“Will you please step into the outer office and make sure that no one is within earshot?” said Brandt, quietly.
When Mr. Alford returned, the elderly man apparently had disappeared, and a smiling smooth-faced young fellow with short brown hair sat in his place. His host stared, the transformation was so great.
“Mr. Alford,” said the detective, “I understand my business and the risks it involves. All I ask of you is that I may not be interfered with so far as you are concerned; and my chief object in calling is to prevent you being surprised by anything you may see or hear. About three miles or thereabouts from here, on the road running east, there is a fellow who keeps a tavern. Do you know him?”
“I know no good of him. He’s the worst nuisance I have to contend with, for he keeps some of my men disabled much of the time.”
“Well, I knew Bute years ago, and I can make him think I am now what I was then, only worse; and I will induce him to go with me to raid that tavern. If this plan fails, I shall try another, for I am either going to take Bute alive or else get ample proof that he is dead. There may be some queer goings-on before I leave, and all I ask is that you will neither interfere nor investigate. You may be as ignorant and non-committal as you please. I shall report progress to you, however, and may need your testimony, but will see to it that it is given by you as one who had nothing to do with the affair. Now please show me your quarters, so that I can find you at night if need be; also Bute’s sleeping-place and the lay of the land to some extent. You’ll find that I can take everything in mighty quick. See, I’m the elderly gentleman again,” and he resumed his disguise with marvellous celerity.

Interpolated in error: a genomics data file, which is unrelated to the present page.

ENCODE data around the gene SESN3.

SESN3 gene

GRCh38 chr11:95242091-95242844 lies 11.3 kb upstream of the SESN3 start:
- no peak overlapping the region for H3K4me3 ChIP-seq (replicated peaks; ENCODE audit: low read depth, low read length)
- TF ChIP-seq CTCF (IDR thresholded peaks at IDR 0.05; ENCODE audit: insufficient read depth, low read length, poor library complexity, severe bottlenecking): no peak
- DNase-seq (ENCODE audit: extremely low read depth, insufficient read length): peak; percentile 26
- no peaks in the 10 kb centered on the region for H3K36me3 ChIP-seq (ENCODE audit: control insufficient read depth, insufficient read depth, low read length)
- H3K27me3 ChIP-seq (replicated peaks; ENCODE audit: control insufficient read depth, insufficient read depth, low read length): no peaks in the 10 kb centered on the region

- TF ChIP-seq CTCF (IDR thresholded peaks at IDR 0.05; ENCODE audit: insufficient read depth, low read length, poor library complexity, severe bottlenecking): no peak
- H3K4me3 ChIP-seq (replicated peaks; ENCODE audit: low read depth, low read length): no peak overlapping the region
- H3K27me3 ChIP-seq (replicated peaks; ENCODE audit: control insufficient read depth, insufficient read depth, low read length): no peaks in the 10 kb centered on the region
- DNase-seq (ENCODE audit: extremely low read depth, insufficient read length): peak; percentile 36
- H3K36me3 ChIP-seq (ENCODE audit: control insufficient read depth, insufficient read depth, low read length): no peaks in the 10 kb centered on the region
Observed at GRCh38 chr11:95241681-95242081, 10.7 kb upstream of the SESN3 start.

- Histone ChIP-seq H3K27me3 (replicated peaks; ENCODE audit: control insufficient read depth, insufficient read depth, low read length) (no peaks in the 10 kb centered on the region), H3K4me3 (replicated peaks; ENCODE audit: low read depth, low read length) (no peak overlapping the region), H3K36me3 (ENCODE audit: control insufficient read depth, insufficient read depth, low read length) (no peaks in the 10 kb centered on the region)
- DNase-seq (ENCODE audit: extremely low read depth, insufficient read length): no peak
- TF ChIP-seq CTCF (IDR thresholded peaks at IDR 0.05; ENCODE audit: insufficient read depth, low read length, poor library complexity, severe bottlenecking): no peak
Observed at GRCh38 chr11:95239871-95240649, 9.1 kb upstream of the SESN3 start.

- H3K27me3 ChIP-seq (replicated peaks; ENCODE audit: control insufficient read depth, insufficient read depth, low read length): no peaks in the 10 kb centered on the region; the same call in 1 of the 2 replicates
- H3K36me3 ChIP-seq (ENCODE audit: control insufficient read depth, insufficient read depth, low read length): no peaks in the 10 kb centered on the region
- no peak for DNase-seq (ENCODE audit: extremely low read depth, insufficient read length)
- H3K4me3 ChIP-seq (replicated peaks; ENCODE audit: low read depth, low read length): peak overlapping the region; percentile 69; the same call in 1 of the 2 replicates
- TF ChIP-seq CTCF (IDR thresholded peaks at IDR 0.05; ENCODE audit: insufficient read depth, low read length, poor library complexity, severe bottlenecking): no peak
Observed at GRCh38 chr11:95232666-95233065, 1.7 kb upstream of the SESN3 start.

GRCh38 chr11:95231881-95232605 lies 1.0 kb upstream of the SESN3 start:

Mr. Alford led the way through the outer office; and the two clerks writing there saw nothing to awaken the slightest suspicion. The superintendent’s cottage stood on the road leading to the mine and somewhat apart from the other buildings. On the opposite side of the highway was a thicket of pines which promised cover until one plunged into the unbroken forest that covered the mountain-side.
Brandt observed this, and remarked, “I’ve studied the approaches to your place a little at I came along; but I suppose I shall have to give a day or two more to the work before making my attempt.”
“Well,” rejoined Mr. Alford, who was of rather a social turn and felt the isolation of his life, “why not be my guest for a time? I’ll take the risk if you will remain incog., and keep aloof from the men.”
“That I should do in any event till ready to act. Thank you for your kindness, for it may simplify my task very much. I will see to it that I do not compromise you. When I’m ready to snare my bird, you can dismiss me a little ostentatiously for New York.”
Brandt’s horse was now ordered to the stable. The two men entered the cottage, and soon afterward visited the different points of interest, Mr. Alford giving the natural impression that he was showing an interested stranger the appliances for working the mine. At one point he remarked in a low tone, “That’s Bute’s lodging-place. A half-breed, named Apache Jack, who speaks little English lives with him.”